Read by QxMD icon Read

Is ignorance bliss, or is knowledge power? When cancer healthcare professionals become cancer patients

Avnee Lagad, Katharine Hodgkinson, Toby R O Newton-John
European Journal of Cancer Care 2019 April 24, : e13066
Cancer healthcare professionals who are diagnosed with cancer enter the patient journey with considerable illness-specific and healthcare expertise, which may influence the nature of their experience. Insights gained from having personal cancer experience may also lead to changes in professionals' subsequent clinical practice. This study explored cancer professional-patients' experiences of their own cancer diagnosis, changes in practice, and recommendations for cancer care improvements. Participants were current or former cancer healthcare professionals who had ever received a cancer diagnosis. Semi-structured interviews were conducted with 26 participants. Thematic analysis with an inductive approach was used for data analysis. Cancer professional-patients faced unique needs, benefits and disadvantages due to their professional background, which both aided and marred their personal cancer experience. Individuals reported subjective practical and emotional-related improvements in their clinical practice, although adverse emotional consequences upon returning to work were also prevalent. Care recommendations highlighted the importance of communication skills training for professionals, integrating psychological support, and providing patient-centred care. In order to provide optimal care for cancer professional-patients, providers must acknowledge their distinct challenges. Findings may help to foster improvements in cancer care practices through developing guidelines for treating cancer professional-patients, and as part of narrative-based medicine.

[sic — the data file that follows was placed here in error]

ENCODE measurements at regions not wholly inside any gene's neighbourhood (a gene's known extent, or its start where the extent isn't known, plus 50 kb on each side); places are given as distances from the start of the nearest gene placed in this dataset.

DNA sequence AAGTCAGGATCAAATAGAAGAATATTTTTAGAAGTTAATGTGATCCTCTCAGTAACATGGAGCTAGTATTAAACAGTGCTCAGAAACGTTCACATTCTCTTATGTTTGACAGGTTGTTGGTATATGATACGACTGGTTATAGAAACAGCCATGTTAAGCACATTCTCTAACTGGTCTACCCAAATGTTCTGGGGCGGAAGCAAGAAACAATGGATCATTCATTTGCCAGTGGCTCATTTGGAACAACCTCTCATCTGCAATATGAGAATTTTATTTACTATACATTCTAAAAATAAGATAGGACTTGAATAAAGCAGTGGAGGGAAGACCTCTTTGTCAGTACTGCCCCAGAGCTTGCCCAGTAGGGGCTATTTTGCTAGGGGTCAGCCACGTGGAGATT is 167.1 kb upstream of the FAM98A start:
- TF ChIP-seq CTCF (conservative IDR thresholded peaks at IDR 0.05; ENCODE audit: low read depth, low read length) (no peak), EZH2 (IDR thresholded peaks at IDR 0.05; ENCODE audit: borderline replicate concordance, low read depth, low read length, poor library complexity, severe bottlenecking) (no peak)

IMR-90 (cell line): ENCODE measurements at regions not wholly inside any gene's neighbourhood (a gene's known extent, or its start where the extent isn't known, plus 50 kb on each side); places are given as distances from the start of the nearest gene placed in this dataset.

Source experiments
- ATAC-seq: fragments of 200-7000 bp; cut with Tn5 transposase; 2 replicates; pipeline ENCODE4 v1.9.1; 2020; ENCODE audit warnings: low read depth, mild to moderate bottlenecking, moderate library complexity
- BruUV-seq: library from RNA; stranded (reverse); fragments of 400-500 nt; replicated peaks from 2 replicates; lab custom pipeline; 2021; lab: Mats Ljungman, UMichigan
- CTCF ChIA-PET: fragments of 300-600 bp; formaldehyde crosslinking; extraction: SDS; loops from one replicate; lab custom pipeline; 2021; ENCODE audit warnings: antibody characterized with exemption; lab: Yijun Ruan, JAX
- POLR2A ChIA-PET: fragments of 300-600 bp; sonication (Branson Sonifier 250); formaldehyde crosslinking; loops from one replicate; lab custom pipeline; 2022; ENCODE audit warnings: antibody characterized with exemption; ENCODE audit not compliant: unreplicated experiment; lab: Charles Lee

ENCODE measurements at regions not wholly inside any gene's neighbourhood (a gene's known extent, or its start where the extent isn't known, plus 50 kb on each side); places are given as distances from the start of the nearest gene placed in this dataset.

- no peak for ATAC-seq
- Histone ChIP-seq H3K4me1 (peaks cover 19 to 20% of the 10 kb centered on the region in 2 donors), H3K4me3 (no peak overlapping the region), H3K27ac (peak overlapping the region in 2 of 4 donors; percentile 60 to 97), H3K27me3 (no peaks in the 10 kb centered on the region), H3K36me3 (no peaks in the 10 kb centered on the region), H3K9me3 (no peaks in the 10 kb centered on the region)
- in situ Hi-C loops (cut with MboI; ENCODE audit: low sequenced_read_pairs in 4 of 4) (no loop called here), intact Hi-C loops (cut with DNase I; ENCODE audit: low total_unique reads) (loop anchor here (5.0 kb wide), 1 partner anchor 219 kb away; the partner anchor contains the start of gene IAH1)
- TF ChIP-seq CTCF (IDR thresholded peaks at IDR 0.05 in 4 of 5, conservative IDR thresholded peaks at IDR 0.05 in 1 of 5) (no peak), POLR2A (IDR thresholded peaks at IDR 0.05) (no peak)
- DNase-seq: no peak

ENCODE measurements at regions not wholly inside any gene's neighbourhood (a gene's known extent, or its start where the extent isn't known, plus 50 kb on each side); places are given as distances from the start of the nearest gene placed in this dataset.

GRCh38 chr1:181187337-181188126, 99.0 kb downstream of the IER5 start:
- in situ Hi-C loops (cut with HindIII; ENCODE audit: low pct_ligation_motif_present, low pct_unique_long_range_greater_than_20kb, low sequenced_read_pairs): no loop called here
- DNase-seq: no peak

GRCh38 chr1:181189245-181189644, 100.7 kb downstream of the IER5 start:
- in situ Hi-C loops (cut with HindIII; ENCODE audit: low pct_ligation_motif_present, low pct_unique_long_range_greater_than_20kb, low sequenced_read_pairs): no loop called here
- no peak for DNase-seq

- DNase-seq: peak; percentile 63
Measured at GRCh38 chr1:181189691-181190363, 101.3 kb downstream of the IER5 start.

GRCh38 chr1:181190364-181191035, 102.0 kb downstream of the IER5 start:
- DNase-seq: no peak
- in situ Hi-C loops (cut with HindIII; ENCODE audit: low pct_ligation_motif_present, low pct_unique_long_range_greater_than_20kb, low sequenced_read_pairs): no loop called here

You need to log in or sign up for an account to be able to comment.

No comments yet, be the first to post one!

Related Papers

Available on the App Store

Available on the Play Store
Remove bar
Read by QxMD icon Read

Search Tips

Use Boolean operators: AND/OR

diabetic AND foot
diabetes OR diabetic

Exclude a word using the 'minus' sign

Virchow -triad

Use Parentheses

water AND (cup OR glass)

Add an asterisk (*) at end of a word to include word stems

Neuro* will search for Neurology, Neuroscientist, Neurological, and so on

Use quotes to search for an exact phrase

"primary prevention of cancer"
(heart or cardiac or cardio*) AND arrest -"American Heart Association"